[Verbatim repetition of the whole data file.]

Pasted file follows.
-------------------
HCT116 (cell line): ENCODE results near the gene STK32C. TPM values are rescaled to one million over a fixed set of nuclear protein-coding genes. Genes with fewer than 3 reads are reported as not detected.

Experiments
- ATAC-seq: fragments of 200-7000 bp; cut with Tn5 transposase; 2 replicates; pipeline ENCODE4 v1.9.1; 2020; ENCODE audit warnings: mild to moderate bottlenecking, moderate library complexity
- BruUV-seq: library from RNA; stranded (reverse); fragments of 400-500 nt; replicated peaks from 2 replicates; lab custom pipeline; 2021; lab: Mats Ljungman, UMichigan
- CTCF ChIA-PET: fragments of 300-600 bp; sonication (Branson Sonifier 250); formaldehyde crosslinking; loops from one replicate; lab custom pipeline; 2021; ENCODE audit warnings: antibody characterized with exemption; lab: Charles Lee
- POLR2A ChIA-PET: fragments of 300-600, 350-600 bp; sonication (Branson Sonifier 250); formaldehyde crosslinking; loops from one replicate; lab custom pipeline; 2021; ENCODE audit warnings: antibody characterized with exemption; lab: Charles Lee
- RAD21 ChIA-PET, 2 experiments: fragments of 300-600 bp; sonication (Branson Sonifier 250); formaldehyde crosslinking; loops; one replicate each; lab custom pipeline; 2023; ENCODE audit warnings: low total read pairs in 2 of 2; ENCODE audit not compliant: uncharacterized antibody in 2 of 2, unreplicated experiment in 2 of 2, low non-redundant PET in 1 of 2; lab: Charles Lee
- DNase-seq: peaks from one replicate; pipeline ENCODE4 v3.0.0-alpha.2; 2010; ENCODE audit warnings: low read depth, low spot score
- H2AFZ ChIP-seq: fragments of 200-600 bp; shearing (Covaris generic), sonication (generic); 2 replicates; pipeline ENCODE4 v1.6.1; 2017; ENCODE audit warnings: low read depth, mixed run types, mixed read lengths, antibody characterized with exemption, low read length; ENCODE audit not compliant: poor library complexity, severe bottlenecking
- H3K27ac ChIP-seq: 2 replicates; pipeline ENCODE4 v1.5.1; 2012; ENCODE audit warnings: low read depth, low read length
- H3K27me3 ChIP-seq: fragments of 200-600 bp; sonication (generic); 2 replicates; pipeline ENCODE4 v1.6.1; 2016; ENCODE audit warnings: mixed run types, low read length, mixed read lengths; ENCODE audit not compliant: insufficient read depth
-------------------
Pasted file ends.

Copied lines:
HCT116 (cell line): ENCODE results near the gene STK32C. TPM values are rescaled to one million over a fixed set of nuclear protein-coding genes. Genes with fewer than 3 reads are reported as not detected.

Experiments
- ATAC-seq: fragments of 200-7000 bp; cut with Tn5 transposase; 2 replicates; pipeline ENCODE4 v1.9.1; 2020; ENCODE audit warnings: mild to moderate bottlenecking, moderate library complexity
- BruUV-seq: library from RNA; stranded (reverse); fragments of 400-500 nt; replicated peaks from 2 replicates; lab custom pipeline; 2021; lab: Mats Ljungman, UMichigan
- CTCF ChIA-PET: fragments of 300-600 bp; sonication (Branson Sonifier 250); formaldehyde crosslinking; loops from one replicate; lab custom pipeline; 2021; ENCODE audit warnings: antibody characterized with exemption; lab: Charles Lee
- POLR2A ChIA-PET: fragments of 300-600, 350-600 bp; sonication (Branson Sonifier 250); formaldehyde crosslinking; loops from one replicate; lab custom pipeline; 2021; ENCODE audit warnings: antibody characterized with exemption; lab: Charles Lee
- RAD21 ChIA-PET, 2 experiments: fragments of 300-600 bp; sonication (Branson Sonifier 250); formaldehyde crosslinking; loops; one replicate each; lab custom pipeline; 2023; ENCODE audit warnings: low total read pairs in 2 of 2; ENCODE audit not compliant: uncharacterized antibody in 2 of 2, unreplicated experiment in 2 of 2, low non-redundant PET in 1 of 2; lab: Charles Lee
- DNase-seq: peaks from one replicate; pipeline ENCODE4 v3.0.0-alpha.2; 2010; ENCODE audit warnings: low read depth, low spot score
- H2AFZ ChIP-seq: fragments of 200-600 bp; shearing (Covaris generic), sonication (generic); 2 replicates; pipeline ENCODE4 v1.6.1; 2017; ENCODE audit warnings: low read depth, mixed run types, mixed read lengths, antibody characterized with exemption, low read length; ENCODE audit not compliant: poor library complexity, severe bottlenecking
- H3K27ac ChIP-seq: 2 replicates; pipeline ENCODE4 v1.5.1; 2012; ENCODE audit warnings: low read depth, low read length
- H3K27me3 ChIP-seq: fragments of 200-600 bp; sonication (generic); 2 replicates; pipeline ENCODE4 v1.6.1; 2016; ENCODE audit warnings: mixed run types, low read length, mixed read lengths; ENCODE audit not compliant: insufficient read depth